Educating Workers about Labor Laws in Mexico


A version of this story ran in the August 2012 issue.

Ed Krueger always wanted to do mission work like his father—a minister for 50 years. The only difference was that Krueger, who lives in Edinburg, wanted to help people help themselves, to empower them.

In 1980, Krueger helped found Comite de Apoyo, a nonprofit that empowers women working in maquiladoras, the foreign-owned assembly plants in Mexico’s border communities, by educating them about Mexican labor laws. For example, workers are guaranteed eight days of vacation each year.

Comite de Apoyo, or Committee of Support, evolved from Krueger’s longtime advocacy for workers along the Texas-Mexico border. “I was concerned about the lack of justice that we see around us, and I was finding ways in which people could work together to help solve their own problems,” says Krueger, who worked in the Rio Grande Valley for many years for the Texas Council of Churches and the American Friends Service Committee (AFSC), a Quaker social-justice organization.

Women, says Krueger, constitute a majority of the workforce in maquiladoras. “Also, they bore a lot of the burden of the oppressive system.”

Many of the larger maquiladoras are unionized. But some of the unions are “protection unions,” meaning the leaders cooperate with factory owners to keep wages low and stifle disputes over unsafe working conditions.

Ministers and community leaders on both sides of the border worked with Krueger to form Comite. The nonprofit receives funding from churches, individual donations and grants.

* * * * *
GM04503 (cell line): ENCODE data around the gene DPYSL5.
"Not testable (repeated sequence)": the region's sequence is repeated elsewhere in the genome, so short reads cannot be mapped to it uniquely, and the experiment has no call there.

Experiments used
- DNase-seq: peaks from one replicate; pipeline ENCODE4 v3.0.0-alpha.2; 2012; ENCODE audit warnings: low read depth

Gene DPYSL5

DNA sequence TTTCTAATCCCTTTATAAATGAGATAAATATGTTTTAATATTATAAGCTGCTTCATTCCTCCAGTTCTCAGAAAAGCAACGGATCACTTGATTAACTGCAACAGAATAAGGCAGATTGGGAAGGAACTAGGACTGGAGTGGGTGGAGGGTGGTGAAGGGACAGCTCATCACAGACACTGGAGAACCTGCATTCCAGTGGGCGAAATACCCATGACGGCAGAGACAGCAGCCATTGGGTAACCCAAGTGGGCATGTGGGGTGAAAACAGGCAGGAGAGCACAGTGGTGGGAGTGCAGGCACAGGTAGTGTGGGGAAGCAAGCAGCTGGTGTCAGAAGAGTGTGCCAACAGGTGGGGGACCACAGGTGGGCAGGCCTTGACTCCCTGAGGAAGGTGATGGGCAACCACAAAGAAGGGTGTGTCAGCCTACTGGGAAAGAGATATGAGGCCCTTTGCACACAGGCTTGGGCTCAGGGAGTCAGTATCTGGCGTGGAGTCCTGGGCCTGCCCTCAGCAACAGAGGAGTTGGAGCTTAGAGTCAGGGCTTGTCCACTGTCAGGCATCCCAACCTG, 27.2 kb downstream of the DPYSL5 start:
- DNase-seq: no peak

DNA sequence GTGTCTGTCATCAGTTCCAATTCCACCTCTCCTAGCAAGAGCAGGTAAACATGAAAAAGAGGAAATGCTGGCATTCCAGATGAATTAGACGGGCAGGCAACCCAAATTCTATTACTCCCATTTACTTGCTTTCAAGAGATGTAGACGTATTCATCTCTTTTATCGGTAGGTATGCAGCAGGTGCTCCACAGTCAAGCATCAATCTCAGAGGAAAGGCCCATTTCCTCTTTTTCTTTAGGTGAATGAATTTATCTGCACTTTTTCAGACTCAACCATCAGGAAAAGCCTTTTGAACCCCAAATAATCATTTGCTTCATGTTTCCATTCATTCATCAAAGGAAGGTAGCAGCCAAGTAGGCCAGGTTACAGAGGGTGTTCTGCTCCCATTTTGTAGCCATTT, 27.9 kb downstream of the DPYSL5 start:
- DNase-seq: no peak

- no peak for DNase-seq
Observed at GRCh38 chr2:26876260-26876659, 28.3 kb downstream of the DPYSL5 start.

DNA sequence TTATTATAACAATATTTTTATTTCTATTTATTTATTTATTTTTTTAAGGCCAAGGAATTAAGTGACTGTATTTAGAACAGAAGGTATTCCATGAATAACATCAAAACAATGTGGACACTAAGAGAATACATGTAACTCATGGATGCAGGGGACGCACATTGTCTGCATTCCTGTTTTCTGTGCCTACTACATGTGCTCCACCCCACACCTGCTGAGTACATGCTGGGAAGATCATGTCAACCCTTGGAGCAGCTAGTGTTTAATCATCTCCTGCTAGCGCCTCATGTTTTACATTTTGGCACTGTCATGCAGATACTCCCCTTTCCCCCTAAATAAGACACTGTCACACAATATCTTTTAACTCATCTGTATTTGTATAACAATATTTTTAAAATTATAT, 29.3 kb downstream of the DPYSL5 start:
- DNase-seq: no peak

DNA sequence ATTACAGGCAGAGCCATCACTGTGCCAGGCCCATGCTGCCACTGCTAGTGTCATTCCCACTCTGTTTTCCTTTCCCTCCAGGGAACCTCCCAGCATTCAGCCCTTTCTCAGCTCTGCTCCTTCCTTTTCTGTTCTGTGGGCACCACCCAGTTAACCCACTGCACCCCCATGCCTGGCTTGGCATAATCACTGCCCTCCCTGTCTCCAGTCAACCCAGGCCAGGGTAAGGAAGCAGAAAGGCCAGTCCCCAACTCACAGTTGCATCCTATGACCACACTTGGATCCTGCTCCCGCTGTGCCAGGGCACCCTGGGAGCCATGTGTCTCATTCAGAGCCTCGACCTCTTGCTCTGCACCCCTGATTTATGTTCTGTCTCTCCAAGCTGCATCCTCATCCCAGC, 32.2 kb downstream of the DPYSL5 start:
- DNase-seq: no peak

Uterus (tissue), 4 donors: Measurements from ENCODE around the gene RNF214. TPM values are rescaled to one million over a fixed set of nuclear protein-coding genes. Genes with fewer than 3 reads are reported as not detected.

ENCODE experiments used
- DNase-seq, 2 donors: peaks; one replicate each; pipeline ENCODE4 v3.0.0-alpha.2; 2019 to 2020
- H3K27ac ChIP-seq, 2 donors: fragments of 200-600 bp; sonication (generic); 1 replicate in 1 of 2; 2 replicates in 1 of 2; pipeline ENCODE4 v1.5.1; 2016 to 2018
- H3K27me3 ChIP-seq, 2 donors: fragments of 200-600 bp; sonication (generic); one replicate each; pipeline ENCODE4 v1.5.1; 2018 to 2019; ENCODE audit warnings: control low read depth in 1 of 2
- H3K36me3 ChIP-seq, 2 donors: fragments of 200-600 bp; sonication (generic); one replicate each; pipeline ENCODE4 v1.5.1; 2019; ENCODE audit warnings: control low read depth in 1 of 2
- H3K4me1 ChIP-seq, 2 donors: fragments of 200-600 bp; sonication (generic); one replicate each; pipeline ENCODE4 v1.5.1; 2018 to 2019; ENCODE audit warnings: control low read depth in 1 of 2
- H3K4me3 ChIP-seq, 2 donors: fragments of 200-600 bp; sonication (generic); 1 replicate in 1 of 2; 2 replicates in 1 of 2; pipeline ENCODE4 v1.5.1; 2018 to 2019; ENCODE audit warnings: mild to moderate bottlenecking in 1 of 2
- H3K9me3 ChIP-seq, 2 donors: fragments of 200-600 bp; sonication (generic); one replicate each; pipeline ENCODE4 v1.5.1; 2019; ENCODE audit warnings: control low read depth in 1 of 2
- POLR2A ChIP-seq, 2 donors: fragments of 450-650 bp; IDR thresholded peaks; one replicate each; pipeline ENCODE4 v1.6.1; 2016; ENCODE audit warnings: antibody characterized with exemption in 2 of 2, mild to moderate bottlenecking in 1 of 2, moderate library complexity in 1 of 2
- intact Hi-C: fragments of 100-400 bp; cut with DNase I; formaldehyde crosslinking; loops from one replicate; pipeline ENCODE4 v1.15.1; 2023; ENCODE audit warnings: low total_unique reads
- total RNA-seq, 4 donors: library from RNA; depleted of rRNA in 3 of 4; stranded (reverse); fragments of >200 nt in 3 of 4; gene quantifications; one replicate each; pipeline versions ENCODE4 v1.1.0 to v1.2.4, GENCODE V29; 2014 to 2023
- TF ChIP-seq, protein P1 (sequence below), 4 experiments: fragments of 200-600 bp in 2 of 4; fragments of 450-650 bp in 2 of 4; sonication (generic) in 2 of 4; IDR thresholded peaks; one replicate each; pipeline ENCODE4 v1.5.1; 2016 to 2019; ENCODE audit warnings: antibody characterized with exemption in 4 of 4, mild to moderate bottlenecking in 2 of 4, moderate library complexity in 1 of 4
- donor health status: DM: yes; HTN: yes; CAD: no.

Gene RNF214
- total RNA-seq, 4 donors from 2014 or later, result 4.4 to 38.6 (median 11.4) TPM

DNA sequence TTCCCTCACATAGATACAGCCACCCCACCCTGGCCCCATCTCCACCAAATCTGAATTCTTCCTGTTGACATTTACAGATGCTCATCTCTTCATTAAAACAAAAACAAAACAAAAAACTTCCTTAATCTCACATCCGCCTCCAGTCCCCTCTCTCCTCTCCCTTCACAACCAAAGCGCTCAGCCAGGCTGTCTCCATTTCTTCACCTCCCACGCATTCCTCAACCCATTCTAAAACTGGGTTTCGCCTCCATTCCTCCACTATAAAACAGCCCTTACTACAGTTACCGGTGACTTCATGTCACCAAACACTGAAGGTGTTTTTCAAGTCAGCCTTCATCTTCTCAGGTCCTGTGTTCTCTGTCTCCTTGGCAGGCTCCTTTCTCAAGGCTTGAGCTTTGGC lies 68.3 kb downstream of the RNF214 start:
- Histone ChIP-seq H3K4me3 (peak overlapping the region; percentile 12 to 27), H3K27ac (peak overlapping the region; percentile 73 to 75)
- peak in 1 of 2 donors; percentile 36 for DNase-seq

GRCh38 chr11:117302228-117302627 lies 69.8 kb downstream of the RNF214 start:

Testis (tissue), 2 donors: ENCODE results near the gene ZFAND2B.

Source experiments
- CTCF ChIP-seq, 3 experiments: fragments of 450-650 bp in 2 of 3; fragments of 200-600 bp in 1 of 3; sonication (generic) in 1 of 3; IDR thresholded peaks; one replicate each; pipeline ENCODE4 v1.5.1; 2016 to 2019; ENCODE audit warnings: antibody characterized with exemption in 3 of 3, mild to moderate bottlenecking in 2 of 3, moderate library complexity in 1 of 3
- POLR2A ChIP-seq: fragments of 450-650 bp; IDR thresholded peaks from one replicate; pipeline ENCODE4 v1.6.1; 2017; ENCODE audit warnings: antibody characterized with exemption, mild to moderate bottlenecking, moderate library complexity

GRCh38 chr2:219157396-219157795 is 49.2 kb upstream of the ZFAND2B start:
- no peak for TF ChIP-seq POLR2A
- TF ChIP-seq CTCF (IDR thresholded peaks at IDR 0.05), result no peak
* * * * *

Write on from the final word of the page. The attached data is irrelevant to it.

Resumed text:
Krueger, 81, travels from Edinburg to Reynosa and Rio Bravo, Mexico, sometimes two or three times a week to meet with Comite’s staff of nine women project facilitators. The women meet with workers in their homes and in the community, educating them about the law, working conditions and worker grievances. Recently, the organization began working with a mother of six who lost her hands in an accident at a plant that makes plasma TVs. Rosa Moreno was operating a massive press that shapes the backs of TVs when her hands were pinned to the television part and crushed. Krueger says the intense production schedule at the plant didn’t allow for regular safety inspections of the machines. Comite hopes to bring attention to the incident to highlight dangerous conditions in the plants and to help Moreno get prosthetic hands.

All of the promotoras, as Comite’s women staffers are called, have worked or are currently working in the maquiladoras. They receive a modest stipend from the nonprofit for their outreach work.

Krueger was born in Wakarusa, Indiana, and has a Bachelor of Divinity from Eden Seminary, near St. Louis, Missouri. He worked as a missionary in Honduras, and Krueger and his wife, Ninfa, worked with AFSC in Chile in the 1970s.

Krueger works for Comite for free; the organization pays for his travel and other work-related expenses.

He says the women in Mexico working for Comite deserve more attention than he does. “The people I have worked with, that’s been a blessing,” Krueger says.